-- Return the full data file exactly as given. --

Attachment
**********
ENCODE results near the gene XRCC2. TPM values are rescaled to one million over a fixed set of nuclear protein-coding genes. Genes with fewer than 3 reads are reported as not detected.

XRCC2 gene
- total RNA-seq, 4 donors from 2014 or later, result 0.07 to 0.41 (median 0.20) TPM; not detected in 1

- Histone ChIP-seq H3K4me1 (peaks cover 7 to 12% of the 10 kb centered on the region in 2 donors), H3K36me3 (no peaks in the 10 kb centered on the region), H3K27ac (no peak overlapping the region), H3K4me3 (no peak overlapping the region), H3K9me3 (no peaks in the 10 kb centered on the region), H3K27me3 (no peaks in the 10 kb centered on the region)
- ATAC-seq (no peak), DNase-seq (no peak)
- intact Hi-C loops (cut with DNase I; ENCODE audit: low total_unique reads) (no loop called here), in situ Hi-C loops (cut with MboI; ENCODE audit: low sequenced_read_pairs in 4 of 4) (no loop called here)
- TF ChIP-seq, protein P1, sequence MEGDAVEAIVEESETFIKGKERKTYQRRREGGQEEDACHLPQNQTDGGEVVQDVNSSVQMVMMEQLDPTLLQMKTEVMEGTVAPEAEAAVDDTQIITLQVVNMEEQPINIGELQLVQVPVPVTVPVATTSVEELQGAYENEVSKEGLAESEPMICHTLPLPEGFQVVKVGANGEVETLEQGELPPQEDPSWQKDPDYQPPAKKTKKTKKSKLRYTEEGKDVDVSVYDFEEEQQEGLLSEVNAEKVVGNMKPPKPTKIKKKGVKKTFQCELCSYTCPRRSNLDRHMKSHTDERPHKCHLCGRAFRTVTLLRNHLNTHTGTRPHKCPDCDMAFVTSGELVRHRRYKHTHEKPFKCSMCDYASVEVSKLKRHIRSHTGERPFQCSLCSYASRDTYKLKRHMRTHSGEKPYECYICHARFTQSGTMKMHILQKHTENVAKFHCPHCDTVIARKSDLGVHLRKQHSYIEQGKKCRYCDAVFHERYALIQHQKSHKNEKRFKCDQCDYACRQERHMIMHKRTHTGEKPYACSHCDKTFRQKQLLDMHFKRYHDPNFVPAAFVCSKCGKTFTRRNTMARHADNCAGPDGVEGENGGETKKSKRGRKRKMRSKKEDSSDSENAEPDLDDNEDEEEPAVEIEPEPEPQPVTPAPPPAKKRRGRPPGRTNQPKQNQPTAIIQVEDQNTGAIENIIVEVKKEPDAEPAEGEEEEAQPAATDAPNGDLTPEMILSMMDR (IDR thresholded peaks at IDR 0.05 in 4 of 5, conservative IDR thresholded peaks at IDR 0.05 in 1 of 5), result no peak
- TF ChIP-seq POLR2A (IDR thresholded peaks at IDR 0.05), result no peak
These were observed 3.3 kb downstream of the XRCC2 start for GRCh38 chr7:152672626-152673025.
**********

ENCODE results near the gene XRCC2. TPM values are rescaled to one million over a fixed set of nuclear protein-coding genes. Genes with fewer than 3 reads are reported as not detected.

XRCC2 gene
- total RNA-seq, 4 donors from 2014 or later, result 0.07 to 0.41 (median 0.20) TPM; not detected in 1

- Histone ChIP-seq H3K4me1 (peaks cover 7 to 12% of the 10 kb centered on the region in 2 donors), H3K36me3 (no peaks in the 10 kb centered on the region), H3K27ac (no peak overlapping the region), H3K4me3 (no peak overlapping the region), H3K9me3 (no peaks in the 10 kb centered on the region), H3K27me3 (no peaks in the 10 kb centered on the region)
- ATAC-seq (no peak), DNase-seq (no peak)
- intact Hi-C loops (cut with DNase I; ENCODE audit: low total_unique reads) (no loop called here), in situ Hi-C loops (cut with MboI; ENCODE audit: low sequenced_read_pairs in 4 of 4) (no loop called here)
- TF ChIP-seq, protein P1, sequence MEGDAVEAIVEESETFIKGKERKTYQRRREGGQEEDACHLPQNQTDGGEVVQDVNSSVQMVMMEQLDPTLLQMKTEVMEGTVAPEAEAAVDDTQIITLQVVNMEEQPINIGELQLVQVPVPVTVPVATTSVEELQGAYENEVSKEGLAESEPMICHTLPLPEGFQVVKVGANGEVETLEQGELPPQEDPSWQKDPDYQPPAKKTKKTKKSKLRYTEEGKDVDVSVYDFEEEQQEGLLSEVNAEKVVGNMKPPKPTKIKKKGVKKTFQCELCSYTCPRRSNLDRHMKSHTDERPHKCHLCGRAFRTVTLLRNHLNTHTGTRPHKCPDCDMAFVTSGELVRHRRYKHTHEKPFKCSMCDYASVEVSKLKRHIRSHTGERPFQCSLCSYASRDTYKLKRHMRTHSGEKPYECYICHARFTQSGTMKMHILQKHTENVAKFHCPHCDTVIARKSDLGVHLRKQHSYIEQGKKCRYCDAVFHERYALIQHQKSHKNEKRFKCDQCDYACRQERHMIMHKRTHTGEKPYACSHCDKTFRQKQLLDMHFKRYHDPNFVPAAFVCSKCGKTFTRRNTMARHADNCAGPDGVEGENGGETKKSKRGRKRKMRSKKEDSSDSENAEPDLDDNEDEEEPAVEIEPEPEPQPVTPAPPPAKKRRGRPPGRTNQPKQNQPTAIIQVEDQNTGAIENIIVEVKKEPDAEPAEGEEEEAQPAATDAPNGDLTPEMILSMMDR (IDR thresholded peaks at IDR 0.05 in 4 of 5, conservative IDR thresholded peaks at IDR 0.05 in 1 of 5), result no peak
- TF ChIP-seq POLR2A (IDR thresholded peaks at IDR 0.05), result no peak
These were observed 3.3 kb downstream of the XRCC2 start for GRCh38 chr7:152672626-152673025.